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A Complex Matter

Complexes. Just saying the word can send shivers of terror down the spine of any trainee who knows the vomit inducing power of complexes. I’m sure that by now most trainees have heard of a complex and, very likely, have tried them on a few occasions. If you happen to be reading and scratching your head in confusion, allow me to elaborate.

A complex, very simply, is a series of exercises right in a row using a barbell or dumbbells. Generally the movements flow smoothly from one to another. The amount of reps can vary from 3 of each exercise to 20 if you so wish. Even the movements can vary widely. So long as it follows this basic format it can be called a complex. An example might be something like this:

  • Stiff Leg Deadlift x10
  • Bent Row x10
  • Power clean x10
  • Front Squat x10
  • Military Press x10
  • Back Squat x 10

This would equal 1 set. As you can see this would be a very challenging and very effective to burn some fat. In most articles you read concerning complexes, fat loss is the usual purpose discussed. This is understandable as there is little else quite as effective for this purpose. However, I like them for another reason altogether.

When Istvan Javorek created complexes way back in the 60’s they were done to accomplish more than fat loss. They could be used to increase strength by the use of lower reps while increasing conditioning and work capacity as well as movement practice or “greasing the groove,” to borrow a term from Pavel. It is this purpose that I love complexes for.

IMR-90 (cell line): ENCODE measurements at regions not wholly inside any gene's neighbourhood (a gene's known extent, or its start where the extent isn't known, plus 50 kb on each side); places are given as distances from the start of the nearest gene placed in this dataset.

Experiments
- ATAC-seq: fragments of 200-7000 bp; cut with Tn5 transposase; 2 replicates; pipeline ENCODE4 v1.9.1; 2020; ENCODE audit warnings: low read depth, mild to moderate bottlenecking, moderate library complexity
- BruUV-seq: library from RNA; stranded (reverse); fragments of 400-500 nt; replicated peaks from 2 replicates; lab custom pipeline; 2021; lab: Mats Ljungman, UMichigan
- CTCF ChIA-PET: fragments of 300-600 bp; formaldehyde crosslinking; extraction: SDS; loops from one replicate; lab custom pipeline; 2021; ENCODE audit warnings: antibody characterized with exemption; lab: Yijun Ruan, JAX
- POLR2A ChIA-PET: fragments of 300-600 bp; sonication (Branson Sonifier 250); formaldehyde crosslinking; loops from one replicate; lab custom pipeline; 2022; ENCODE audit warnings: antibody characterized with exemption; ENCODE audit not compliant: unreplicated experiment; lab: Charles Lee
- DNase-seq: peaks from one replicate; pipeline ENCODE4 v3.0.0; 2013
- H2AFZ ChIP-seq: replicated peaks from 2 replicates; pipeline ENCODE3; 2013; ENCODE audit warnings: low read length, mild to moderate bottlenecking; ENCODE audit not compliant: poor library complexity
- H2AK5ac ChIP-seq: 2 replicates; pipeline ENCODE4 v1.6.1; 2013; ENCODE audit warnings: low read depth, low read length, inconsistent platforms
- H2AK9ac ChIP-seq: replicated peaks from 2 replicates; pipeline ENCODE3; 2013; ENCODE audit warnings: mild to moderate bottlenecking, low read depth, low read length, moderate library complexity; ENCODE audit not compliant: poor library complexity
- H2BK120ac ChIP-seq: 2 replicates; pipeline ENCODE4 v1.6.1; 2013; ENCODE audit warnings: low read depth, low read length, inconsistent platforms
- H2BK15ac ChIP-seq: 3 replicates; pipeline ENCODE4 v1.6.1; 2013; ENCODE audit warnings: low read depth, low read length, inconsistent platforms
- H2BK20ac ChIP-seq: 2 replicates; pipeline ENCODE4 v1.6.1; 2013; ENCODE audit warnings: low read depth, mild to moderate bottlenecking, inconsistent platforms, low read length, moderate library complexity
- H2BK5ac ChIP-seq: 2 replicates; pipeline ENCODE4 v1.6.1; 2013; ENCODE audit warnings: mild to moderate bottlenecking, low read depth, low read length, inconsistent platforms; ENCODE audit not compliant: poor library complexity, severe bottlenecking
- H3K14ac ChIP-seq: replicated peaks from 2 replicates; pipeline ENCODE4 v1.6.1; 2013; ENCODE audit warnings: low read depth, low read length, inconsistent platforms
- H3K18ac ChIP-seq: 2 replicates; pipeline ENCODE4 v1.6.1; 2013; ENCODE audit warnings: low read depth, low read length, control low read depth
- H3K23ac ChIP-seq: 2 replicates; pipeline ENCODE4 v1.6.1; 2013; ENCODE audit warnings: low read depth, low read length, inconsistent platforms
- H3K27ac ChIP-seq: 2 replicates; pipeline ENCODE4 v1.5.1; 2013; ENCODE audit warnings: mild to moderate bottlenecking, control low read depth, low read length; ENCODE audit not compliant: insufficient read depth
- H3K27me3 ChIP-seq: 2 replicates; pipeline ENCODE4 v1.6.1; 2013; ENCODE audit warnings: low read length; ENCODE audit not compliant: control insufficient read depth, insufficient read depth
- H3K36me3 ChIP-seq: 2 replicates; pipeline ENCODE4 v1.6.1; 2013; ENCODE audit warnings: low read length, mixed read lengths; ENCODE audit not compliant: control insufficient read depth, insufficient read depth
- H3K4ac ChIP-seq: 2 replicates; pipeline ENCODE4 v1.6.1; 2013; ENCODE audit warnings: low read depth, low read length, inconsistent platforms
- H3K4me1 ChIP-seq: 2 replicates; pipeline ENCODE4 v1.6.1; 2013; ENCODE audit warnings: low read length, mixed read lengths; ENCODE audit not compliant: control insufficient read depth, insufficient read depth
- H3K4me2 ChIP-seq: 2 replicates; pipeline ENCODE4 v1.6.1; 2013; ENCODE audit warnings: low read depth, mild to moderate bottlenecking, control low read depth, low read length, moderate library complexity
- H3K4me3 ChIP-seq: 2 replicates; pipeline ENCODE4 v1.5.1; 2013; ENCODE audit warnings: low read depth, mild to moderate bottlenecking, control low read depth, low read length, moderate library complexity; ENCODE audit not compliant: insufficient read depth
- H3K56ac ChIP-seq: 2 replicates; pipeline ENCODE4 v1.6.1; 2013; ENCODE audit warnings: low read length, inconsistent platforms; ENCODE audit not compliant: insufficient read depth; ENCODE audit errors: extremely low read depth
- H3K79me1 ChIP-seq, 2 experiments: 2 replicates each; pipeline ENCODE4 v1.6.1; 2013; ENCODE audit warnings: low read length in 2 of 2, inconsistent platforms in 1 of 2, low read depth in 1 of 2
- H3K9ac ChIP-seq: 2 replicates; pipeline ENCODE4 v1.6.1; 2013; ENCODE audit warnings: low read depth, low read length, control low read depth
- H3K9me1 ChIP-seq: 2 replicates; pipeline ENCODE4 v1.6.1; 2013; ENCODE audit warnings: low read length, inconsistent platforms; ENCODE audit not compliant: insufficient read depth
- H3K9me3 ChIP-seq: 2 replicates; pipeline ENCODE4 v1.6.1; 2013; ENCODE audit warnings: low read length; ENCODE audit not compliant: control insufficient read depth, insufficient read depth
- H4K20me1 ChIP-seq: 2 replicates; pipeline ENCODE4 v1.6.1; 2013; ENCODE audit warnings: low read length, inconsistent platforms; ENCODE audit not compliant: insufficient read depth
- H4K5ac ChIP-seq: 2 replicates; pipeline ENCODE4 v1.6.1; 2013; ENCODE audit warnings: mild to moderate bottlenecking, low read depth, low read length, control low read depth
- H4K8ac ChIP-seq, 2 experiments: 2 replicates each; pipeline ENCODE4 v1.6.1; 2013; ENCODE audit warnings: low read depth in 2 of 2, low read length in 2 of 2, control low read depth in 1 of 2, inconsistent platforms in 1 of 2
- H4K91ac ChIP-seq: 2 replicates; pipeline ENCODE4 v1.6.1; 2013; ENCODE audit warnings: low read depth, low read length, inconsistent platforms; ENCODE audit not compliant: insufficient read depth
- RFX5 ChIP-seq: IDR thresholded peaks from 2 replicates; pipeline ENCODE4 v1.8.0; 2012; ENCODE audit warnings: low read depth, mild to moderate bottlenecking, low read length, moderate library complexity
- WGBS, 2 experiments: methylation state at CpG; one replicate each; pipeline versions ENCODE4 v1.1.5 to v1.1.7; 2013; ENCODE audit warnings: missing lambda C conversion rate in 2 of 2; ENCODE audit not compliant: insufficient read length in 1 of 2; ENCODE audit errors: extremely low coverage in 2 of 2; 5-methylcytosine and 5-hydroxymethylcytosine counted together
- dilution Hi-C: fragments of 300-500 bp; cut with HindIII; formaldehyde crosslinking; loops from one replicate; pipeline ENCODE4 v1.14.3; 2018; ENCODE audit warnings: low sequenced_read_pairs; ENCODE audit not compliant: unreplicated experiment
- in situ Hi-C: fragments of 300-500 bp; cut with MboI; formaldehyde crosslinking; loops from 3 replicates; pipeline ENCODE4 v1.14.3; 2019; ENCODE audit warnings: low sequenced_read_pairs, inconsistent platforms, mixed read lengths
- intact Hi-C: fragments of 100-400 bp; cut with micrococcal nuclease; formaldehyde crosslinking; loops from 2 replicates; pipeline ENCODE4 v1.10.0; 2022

As a trainer, I may only see a client 1 hour per week yet I still have to get them results. As such, I try to use any tool that allows me to combine multiple goals in one. I love to use a complex to efficiently accomplish many things:

  1. Warm up (by pyramiding in weight or reps each set)
  2. Groove proper movement mechanics for various lifts by the use of sub-max weights (i.e. Squats)
  3. Increase work capacity
  4. Increase power/explosiveness
  5. Grip strength
  6. Fat loss (of course)

A great way to start adding complexes into your routine is to use them for a few sets of higher reps, 10-12, at the beginning of your workouts to warm up (as stated above) and then finish your sessions with another few sets of lower reps, perhaps 3-5, for more strength and fat loss.

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